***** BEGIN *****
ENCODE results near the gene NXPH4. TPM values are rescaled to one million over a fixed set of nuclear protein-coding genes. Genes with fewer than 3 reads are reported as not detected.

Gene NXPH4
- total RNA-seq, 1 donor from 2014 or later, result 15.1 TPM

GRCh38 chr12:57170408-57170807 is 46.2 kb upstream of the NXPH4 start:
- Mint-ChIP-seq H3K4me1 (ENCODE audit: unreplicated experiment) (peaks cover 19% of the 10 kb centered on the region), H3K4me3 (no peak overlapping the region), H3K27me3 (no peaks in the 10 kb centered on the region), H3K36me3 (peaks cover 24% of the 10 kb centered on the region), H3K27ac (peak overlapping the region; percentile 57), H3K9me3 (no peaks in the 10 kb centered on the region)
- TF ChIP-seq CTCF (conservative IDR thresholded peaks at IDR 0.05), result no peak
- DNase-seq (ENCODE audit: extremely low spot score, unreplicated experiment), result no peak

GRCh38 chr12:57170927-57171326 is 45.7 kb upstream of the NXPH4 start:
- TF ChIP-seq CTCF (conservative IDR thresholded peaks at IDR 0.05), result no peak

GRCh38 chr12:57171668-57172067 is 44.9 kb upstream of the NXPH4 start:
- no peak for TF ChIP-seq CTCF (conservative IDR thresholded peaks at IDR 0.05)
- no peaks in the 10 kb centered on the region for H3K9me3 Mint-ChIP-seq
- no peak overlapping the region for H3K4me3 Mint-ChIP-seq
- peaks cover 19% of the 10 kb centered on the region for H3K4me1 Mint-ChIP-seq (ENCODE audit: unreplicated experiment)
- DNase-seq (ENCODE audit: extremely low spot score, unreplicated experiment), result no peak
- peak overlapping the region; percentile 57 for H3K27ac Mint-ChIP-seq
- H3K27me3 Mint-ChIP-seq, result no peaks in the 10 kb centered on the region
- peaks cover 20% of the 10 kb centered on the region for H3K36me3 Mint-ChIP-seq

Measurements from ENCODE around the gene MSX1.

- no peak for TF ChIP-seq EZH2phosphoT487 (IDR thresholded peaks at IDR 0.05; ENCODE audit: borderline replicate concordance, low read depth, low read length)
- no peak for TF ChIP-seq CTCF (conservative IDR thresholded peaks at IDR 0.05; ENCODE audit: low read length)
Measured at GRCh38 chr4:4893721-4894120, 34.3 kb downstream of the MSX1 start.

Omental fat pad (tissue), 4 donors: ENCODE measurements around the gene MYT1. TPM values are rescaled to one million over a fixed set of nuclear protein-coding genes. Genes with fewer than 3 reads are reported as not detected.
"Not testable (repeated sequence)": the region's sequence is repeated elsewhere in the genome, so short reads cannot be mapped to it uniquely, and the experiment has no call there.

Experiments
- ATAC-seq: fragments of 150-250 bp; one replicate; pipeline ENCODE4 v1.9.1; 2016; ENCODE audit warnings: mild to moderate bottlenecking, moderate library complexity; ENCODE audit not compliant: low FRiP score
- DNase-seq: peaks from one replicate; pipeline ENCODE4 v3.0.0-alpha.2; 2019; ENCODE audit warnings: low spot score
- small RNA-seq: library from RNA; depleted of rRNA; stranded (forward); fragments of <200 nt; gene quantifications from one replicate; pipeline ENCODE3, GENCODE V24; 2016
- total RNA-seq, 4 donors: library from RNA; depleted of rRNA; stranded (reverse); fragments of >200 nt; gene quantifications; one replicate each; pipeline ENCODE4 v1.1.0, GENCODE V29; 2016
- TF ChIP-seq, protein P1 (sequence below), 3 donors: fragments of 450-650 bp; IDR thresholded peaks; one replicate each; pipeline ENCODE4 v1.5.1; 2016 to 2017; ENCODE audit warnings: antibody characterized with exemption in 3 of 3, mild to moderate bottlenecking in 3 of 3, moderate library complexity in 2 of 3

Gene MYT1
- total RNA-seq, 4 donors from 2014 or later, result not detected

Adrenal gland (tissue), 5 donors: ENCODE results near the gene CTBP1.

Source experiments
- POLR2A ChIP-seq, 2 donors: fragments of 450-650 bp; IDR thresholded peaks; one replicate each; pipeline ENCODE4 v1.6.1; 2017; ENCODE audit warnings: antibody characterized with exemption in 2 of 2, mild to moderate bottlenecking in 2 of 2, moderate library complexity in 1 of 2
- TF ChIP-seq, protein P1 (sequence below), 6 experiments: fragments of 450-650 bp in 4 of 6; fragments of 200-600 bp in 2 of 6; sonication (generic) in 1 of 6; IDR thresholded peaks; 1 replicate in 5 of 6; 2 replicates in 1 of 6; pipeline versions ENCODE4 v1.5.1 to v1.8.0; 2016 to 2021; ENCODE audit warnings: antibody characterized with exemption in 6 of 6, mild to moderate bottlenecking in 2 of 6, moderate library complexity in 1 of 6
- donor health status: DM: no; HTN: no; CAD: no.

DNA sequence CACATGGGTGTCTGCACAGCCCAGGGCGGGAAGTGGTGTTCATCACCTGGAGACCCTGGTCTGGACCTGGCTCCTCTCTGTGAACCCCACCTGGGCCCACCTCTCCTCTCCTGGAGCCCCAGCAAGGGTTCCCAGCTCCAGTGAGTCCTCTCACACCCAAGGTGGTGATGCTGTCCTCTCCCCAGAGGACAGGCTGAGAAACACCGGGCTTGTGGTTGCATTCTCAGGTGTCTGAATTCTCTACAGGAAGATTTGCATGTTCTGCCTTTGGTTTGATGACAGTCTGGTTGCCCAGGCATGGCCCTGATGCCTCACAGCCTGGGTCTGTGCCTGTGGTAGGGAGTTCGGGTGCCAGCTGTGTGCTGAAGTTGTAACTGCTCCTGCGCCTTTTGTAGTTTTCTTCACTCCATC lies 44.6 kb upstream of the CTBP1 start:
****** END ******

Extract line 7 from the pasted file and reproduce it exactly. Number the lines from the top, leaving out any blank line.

- DNase-seq (ENCODE audit: extremely low spot score, unreplicated experiment), result no peak